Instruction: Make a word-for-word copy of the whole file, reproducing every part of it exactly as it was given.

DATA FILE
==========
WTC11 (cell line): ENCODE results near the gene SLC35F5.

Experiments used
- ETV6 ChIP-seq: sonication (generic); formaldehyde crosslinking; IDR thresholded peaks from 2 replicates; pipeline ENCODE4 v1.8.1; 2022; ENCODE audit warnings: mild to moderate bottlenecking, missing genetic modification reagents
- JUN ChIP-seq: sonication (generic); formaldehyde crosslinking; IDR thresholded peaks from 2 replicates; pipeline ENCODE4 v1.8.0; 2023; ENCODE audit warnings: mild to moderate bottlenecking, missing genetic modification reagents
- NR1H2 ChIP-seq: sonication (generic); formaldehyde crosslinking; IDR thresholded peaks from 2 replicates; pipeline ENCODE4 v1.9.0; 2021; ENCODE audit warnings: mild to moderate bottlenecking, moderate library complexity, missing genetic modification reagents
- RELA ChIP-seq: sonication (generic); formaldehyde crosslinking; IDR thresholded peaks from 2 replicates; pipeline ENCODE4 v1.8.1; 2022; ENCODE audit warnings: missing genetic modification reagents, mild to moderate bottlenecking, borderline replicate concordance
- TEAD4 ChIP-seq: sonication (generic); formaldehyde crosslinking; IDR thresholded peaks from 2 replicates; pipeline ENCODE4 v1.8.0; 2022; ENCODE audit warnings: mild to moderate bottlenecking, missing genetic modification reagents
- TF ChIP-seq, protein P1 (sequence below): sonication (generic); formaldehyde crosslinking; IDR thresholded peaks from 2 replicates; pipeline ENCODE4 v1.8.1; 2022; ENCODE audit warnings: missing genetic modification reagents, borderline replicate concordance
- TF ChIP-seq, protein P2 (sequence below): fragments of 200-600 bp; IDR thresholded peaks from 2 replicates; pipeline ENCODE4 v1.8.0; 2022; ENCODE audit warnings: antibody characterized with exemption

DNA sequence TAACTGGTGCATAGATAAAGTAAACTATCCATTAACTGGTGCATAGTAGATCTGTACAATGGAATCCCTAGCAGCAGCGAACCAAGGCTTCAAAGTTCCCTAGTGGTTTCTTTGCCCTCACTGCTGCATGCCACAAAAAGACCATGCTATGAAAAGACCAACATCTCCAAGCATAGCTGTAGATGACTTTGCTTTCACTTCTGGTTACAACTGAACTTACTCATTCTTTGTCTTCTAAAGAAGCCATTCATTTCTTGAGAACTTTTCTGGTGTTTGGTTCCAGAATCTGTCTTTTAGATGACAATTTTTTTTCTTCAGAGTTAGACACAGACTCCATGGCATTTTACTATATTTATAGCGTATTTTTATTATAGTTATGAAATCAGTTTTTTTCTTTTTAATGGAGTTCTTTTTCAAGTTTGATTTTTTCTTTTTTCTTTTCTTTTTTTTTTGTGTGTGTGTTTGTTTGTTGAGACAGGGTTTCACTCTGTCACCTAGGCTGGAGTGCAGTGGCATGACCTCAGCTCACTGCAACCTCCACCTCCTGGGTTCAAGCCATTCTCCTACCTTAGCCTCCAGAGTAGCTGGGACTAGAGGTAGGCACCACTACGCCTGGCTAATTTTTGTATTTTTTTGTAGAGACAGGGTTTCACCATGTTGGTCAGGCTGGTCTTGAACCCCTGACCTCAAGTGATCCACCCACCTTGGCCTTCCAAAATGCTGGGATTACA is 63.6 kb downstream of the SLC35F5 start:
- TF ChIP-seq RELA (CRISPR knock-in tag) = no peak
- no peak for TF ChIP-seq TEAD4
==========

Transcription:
WTC11 (cell line): ENCODE results near the gene SLC35F5.

Experiments used
- ETV6 ChIP-seq: sonication (generic); formaldehyde crosslinking; IDR thresholded peaks from 2 replicates; pipeline ENCODE4 v1.8.1; 2022; ENCODE audit warnings: mild to moderate bottlenecking, missing genetic modification reagents
- JUN ChIP-seq: sonication (generic); formaldehyde crosslinking; IDR thresholded peaks from 2 replicates; pipeline ENCODE4 v1.8.0; 2023; ENCODE audit warnings: mild to moderate bottlenecking, missing genetic modification reagents
- NR1H2 ChIP-seq: sonication (generic); formaldehyde crosslinking; IDR thresholded peaks from 2 replicates; pipeline ENCODE4 v1.9.0; 2021; ENCODE audit warnings: mild to moderate bottlenecking, moderate library complexity, missing genetic modification reagents
- RELA ChIP-seq: sonication (generic); formaldehyde crosslinking; IDR thresholded peaks from 2 replicates; pipeline ENCODE4 v1.8.1; 2022; ENCODE audit warnings: missing genetic modification reagents, mild to moderate bottlenecking, borderline replicate concordance
- TEAD4 ChIP-seq: sonication (generic); formaldehyde crosslinking; IDR thresholded peaks from 2 replicates; pipeline ENCODE4 v1.8.0; 2022; ENCODE audit warnings: mild to moderate bottlenecking, missing genetic modification reagents
- TF ChIP-seq, protein P1 (sequence below): sonication (generic); formaldehyde crosslinking; IDR thresholded peaks from 2 replicates; pipeline ENCODE4 v1.8.1; 2022; ENCODE audit warnings: missing genetic modification reagents, borderline replicate concordance
- TF ChIP-seq, protein P2 (sequence below): fragments of 200-600 bp; IDR thresholded peaks from 2 replicates; pipeline ENCODE4 v1.8.0; 2022; ENCODE audit warnings: antibody characterized with exemption

DNA sequence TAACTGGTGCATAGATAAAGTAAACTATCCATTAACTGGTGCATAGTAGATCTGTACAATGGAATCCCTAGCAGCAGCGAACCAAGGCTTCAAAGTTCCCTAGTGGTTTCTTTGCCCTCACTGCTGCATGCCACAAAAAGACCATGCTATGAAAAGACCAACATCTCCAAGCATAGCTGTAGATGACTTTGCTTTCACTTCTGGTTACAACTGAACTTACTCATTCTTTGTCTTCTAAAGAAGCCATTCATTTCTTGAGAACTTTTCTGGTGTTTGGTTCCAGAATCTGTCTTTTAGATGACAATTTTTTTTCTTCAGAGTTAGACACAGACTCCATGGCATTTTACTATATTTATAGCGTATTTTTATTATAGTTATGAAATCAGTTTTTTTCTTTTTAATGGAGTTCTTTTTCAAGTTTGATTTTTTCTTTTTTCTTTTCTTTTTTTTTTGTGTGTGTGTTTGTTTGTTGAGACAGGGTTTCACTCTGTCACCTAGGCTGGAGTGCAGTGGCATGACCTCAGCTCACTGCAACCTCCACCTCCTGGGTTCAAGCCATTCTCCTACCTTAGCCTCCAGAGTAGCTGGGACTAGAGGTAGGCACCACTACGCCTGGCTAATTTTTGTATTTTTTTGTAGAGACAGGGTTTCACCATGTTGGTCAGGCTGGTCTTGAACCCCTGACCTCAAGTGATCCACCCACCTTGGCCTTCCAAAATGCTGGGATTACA is 63.6 kb downstream of the SLC35F5 start:
- TF ChIP-seq RELA (CRISPR knock-in tag) = no peak
- no peak for TF ChIP-seq TEAD4